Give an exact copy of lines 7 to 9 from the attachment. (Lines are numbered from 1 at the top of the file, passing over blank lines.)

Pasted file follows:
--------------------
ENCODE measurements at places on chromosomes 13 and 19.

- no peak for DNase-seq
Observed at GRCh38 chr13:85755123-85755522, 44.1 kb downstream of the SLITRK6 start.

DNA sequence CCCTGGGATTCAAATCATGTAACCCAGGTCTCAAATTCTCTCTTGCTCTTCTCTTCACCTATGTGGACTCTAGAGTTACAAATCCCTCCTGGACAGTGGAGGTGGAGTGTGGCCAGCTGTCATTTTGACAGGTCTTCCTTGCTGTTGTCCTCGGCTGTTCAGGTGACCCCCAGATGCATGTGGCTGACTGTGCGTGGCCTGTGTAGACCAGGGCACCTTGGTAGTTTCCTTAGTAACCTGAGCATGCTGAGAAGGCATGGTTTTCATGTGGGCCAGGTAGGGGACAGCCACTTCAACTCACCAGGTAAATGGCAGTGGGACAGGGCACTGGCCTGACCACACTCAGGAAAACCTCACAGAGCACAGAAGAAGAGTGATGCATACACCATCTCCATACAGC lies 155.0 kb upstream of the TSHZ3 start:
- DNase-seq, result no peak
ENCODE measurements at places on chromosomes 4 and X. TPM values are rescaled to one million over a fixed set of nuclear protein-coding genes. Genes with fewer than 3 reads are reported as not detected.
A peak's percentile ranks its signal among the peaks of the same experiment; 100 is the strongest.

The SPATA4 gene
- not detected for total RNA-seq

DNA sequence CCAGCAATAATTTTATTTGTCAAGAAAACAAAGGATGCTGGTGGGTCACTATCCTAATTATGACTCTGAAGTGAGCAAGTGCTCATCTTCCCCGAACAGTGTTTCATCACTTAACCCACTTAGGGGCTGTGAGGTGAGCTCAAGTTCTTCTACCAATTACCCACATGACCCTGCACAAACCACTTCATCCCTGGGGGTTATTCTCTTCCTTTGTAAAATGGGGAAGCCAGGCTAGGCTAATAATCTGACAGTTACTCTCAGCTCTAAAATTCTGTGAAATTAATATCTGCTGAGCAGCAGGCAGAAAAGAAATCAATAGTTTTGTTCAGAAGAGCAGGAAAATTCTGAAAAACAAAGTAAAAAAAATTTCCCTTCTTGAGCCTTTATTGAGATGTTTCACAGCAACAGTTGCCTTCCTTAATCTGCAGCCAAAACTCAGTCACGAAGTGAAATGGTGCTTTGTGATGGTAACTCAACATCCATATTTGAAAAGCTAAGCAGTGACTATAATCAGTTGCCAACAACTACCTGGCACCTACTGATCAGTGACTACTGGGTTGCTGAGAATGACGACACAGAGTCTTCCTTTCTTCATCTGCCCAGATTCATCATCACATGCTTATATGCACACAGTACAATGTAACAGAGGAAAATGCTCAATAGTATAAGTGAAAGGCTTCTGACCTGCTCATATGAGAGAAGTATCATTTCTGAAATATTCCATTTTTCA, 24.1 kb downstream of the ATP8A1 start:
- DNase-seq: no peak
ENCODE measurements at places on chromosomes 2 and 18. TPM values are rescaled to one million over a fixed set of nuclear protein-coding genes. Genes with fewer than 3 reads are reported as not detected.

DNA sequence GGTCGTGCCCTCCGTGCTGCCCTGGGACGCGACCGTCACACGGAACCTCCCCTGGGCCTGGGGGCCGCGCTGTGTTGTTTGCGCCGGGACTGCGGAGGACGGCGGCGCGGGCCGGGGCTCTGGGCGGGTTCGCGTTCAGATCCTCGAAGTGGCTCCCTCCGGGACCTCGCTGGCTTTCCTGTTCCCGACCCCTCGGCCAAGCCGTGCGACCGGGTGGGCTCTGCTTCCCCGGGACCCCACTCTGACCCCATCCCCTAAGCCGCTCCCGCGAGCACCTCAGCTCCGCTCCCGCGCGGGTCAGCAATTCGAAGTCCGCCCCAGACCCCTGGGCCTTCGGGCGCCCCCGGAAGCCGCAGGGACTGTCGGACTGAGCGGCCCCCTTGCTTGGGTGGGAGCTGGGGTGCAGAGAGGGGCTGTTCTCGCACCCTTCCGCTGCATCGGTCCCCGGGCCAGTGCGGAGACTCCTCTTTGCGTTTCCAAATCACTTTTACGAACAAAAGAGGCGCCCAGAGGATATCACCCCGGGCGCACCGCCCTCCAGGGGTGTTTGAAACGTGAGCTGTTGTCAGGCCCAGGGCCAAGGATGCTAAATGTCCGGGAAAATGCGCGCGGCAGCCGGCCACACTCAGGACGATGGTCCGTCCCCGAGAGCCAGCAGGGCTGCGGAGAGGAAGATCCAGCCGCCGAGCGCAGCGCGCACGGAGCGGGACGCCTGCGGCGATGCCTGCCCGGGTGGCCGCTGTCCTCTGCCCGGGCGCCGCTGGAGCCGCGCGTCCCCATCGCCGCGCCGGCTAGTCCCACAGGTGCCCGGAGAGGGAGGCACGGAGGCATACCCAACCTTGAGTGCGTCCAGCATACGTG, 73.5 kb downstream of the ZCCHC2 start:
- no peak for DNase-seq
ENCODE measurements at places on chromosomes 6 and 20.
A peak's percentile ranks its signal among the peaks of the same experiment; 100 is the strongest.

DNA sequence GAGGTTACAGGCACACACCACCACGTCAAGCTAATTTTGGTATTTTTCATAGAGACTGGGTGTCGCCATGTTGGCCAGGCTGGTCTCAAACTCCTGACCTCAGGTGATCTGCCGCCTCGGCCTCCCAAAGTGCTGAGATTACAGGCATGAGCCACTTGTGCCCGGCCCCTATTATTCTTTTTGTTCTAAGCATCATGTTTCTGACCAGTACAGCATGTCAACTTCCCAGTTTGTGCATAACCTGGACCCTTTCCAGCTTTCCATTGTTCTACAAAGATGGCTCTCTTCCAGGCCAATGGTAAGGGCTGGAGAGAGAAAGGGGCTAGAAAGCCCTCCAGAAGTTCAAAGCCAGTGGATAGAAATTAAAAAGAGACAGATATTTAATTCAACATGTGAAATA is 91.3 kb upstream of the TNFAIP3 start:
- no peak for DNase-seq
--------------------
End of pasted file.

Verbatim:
A peak's percentile ranks its signal among the peaks of the same experiment; 100 is the strongest.

The SPATA4 gene
- not detected for total RNA-seq